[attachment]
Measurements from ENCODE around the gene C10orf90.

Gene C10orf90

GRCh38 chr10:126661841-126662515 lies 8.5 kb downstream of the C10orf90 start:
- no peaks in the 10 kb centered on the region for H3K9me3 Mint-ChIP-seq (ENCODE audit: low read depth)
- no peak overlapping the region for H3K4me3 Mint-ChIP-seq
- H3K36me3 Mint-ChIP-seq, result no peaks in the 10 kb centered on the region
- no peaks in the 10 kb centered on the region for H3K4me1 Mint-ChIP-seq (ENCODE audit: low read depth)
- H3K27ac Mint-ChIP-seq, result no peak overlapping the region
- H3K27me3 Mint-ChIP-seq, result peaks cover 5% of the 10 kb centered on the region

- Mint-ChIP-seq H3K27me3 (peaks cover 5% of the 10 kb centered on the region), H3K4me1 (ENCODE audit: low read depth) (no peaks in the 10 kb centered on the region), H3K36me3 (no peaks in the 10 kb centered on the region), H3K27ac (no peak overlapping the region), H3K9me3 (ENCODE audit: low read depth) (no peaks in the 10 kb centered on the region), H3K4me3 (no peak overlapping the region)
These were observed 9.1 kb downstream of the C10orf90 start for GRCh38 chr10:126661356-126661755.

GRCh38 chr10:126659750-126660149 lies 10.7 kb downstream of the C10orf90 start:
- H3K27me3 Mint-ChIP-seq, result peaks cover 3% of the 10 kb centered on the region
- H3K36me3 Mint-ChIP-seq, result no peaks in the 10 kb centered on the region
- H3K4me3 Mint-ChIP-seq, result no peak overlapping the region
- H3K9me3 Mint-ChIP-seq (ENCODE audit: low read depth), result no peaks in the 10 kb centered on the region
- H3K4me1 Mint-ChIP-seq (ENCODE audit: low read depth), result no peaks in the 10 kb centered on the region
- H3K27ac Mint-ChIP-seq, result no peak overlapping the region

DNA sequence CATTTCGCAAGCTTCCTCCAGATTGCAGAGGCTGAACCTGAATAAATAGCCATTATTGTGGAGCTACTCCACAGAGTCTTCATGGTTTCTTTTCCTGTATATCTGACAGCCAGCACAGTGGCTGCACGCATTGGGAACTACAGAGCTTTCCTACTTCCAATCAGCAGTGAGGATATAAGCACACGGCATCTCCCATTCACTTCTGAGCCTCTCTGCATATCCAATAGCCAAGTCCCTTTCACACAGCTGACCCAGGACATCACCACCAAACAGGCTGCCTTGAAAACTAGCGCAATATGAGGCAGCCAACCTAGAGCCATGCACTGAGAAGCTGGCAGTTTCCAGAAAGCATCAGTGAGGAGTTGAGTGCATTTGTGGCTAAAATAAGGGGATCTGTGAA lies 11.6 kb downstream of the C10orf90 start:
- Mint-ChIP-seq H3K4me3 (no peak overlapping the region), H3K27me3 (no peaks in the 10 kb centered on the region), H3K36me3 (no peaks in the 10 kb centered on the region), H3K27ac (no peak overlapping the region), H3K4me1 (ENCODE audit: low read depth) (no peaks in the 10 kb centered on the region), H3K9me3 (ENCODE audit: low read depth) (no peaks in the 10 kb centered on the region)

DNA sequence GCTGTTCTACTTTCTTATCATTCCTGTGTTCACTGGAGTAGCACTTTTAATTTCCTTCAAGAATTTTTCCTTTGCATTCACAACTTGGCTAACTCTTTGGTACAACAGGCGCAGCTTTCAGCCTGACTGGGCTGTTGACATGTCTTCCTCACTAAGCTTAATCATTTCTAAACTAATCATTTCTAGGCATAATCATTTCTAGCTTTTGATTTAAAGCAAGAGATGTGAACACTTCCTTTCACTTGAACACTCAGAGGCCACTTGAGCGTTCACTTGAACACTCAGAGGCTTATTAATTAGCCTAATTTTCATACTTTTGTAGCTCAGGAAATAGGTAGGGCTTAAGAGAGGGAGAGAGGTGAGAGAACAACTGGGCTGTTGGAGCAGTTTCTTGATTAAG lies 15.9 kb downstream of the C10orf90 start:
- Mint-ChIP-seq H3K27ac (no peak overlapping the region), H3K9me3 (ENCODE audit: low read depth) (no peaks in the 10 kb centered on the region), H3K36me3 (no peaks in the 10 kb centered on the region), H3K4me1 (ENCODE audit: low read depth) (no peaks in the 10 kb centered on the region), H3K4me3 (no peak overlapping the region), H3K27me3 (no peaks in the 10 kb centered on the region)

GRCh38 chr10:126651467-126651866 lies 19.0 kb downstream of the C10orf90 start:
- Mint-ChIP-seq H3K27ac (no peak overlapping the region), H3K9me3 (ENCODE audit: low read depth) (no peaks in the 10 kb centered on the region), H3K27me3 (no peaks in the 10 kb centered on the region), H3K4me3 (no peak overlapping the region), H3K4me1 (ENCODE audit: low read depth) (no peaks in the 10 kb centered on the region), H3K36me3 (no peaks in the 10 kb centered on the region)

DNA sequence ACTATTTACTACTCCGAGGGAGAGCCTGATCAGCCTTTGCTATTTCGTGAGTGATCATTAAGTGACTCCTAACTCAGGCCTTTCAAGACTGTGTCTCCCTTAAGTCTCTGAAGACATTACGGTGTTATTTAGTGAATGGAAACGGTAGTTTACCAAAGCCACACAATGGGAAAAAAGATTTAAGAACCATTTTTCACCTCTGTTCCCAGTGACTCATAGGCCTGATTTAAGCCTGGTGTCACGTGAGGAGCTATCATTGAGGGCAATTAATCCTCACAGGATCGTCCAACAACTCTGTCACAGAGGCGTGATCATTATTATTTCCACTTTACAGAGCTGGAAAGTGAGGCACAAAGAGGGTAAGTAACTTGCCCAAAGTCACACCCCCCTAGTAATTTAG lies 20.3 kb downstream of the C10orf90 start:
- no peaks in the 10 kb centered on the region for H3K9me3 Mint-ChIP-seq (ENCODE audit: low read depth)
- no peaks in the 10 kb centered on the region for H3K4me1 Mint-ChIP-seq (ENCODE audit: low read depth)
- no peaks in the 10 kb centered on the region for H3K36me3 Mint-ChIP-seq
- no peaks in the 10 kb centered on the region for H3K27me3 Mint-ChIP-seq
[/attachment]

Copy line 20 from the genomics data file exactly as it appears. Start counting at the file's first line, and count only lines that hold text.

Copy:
- Mint-ChIP-seq H3K4me3 (no peak overlapping the region), H3K27me3 (no peaks in the 10 kb centered on the region), H3K36me3 (no peaks in the 10 kb centered on the region), H3K27ac (no peak overlapping the region), H3K4me1 (ENCODE audit: low read depth) (no peaks in the 10 kb centered on the region), H3K9me3 (ENCODE audit: low read depth) (no peaks in the 10 kb centered on the region)